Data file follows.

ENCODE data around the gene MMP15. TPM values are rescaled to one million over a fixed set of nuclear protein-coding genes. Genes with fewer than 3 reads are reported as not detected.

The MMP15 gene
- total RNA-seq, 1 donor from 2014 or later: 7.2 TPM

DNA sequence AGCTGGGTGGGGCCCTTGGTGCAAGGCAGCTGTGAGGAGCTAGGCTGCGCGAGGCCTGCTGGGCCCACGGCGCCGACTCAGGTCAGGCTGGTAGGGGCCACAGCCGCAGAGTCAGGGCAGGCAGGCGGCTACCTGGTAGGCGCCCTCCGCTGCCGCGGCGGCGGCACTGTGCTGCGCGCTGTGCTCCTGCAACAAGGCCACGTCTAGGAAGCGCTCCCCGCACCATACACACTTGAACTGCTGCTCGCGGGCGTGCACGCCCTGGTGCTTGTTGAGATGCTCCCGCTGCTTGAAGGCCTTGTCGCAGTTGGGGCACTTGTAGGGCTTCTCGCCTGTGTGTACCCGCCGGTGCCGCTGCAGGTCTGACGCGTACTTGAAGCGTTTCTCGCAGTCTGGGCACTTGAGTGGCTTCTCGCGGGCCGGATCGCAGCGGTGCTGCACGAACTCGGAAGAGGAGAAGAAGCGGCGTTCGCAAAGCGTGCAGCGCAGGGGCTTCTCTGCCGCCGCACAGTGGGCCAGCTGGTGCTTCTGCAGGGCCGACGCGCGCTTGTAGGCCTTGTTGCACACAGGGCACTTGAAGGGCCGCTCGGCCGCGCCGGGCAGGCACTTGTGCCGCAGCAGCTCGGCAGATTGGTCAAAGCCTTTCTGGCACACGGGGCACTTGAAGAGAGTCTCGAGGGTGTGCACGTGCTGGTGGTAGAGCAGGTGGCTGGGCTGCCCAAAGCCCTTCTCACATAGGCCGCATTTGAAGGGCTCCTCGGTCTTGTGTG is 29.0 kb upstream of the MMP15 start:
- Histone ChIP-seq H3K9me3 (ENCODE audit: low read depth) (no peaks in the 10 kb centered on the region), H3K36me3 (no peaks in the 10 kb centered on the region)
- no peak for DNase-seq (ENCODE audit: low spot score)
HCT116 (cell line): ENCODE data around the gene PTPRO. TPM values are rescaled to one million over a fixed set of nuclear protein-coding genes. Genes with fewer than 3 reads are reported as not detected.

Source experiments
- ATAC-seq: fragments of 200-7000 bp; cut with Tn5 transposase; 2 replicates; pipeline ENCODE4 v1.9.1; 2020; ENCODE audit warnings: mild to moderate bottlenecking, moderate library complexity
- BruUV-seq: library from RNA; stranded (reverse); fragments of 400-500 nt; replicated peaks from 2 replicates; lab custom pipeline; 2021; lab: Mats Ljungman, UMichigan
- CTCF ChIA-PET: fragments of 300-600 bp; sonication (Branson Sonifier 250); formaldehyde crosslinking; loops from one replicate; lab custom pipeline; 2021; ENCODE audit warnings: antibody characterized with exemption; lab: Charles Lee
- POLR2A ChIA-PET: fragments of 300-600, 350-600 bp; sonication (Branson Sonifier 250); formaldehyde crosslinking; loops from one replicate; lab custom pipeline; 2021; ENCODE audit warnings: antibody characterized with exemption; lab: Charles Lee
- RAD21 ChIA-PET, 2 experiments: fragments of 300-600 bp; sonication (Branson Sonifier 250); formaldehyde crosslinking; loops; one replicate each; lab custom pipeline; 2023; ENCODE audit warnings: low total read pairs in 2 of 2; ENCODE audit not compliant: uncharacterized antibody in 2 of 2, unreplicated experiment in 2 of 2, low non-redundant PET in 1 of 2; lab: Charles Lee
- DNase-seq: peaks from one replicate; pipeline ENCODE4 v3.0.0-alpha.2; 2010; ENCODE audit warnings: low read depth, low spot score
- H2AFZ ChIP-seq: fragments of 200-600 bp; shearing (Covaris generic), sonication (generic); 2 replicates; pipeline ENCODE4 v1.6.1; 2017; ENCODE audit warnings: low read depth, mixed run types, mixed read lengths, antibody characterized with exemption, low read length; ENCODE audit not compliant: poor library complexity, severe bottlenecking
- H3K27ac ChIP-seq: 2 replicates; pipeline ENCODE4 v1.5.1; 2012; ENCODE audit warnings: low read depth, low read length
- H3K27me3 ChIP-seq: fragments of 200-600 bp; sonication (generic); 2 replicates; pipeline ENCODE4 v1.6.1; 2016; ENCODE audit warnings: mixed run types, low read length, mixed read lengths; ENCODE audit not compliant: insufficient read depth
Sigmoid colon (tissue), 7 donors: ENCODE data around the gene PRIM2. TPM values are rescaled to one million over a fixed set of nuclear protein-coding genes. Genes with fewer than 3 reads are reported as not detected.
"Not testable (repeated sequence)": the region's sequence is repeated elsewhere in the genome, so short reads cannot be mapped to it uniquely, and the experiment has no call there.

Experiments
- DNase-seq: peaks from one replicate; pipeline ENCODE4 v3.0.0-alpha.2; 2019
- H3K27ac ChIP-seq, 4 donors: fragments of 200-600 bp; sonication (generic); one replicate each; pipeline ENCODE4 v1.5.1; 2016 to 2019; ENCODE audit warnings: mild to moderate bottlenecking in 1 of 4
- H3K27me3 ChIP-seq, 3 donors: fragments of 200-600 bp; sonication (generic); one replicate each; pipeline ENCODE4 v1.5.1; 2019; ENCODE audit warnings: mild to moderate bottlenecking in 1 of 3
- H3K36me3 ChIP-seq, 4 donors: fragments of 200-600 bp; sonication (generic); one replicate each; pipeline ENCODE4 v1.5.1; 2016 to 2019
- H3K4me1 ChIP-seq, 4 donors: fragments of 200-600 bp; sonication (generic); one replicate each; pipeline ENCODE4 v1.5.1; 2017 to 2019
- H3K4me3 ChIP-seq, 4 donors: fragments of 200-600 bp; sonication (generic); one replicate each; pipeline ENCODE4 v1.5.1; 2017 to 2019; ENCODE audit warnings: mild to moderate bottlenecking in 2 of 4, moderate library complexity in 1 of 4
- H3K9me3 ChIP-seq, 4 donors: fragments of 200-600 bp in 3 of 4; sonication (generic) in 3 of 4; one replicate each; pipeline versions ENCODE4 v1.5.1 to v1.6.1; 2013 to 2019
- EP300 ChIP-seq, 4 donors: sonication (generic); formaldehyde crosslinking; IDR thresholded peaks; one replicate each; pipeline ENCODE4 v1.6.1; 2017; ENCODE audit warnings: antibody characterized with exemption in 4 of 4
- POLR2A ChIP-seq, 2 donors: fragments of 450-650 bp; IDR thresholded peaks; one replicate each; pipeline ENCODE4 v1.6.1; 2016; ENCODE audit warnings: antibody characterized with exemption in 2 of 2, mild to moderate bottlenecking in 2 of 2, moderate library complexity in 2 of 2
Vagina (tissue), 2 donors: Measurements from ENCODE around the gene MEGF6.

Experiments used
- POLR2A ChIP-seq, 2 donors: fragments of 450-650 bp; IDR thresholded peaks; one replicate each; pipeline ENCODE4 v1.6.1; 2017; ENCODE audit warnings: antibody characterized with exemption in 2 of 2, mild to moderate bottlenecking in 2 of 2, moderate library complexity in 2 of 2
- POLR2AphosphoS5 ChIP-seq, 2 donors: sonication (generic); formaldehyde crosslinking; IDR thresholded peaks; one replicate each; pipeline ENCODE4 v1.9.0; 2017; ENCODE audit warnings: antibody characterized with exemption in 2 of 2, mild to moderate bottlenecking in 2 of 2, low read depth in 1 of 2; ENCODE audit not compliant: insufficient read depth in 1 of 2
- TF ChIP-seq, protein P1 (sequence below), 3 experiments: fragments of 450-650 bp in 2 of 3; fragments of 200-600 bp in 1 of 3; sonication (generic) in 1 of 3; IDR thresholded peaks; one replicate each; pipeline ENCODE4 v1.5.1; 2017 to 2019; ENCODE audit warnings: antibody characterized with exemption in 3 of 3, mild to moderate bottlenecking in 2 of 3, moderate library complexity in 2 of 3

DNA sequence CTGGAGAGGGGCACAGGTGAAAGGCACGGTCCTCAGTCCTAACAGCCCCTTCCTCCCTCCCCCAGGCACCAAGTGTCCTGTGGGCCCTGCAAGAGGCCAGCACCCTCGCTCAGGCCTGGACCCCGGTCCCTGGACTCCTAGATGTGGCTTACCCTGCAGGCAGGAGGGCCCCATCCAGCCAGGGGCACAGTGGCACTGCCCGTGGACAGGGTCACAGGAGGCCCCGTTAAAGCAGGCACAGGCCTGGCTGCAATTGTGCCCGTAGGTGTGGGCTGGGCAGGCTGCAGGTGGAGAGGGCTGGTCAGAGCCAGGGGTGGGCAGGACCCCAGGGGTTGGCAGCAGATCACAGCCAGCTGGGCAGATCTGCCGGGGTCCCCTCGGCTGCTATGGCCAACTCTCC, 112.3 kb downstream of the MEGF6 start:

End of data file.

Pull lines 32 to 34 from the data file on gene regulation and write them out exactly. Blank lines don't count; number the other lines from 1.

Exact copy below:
- POLR2A ChIP-seq, 2 donors: fragments of 450-650 bp; IDR thresholded peaks; one replicate each; pipeline ENCODE4 v1.6.1; 2017; ENCODE audit warnings: antibody characterized with exemption in 2 of 2, mild to moderate bottlenecking in 2 of 2, moderate library complexity in 2 of 2
- POLR2AphosphoS5 ChIP-seq, 2 donors: sonication (generic); formaldehyde crosslinking; IDR thresholded peaks; one replicate each; pipeline ENCODE4 v1.9.0; 2017; ENCODE audit warnings: antibody characterized with exemption in 2 of 2, mild to moderate bottlenecking in 2 of 2, low read depth in 1 of 2; ENCODE audit not compliant: insufficient read depth in 1 of 2
- TF ChIP-seq, protein P1 (sequence below), 3 experiments: fragments of 450-650 bp in 2 of 3; fragments of 200-600 bp in 1 of 3; sonication (generic) in 1 of 3; IDR thresholded peaks; one replicate each; pipeline ENCODE4 v1.5.1; 2017 to 2019; ENCODE audit warnings: antibody characterized with exemption in 3 of 3, mild to moderate bottlenecking in 2 of 3, moderate library complexity in 2 of 3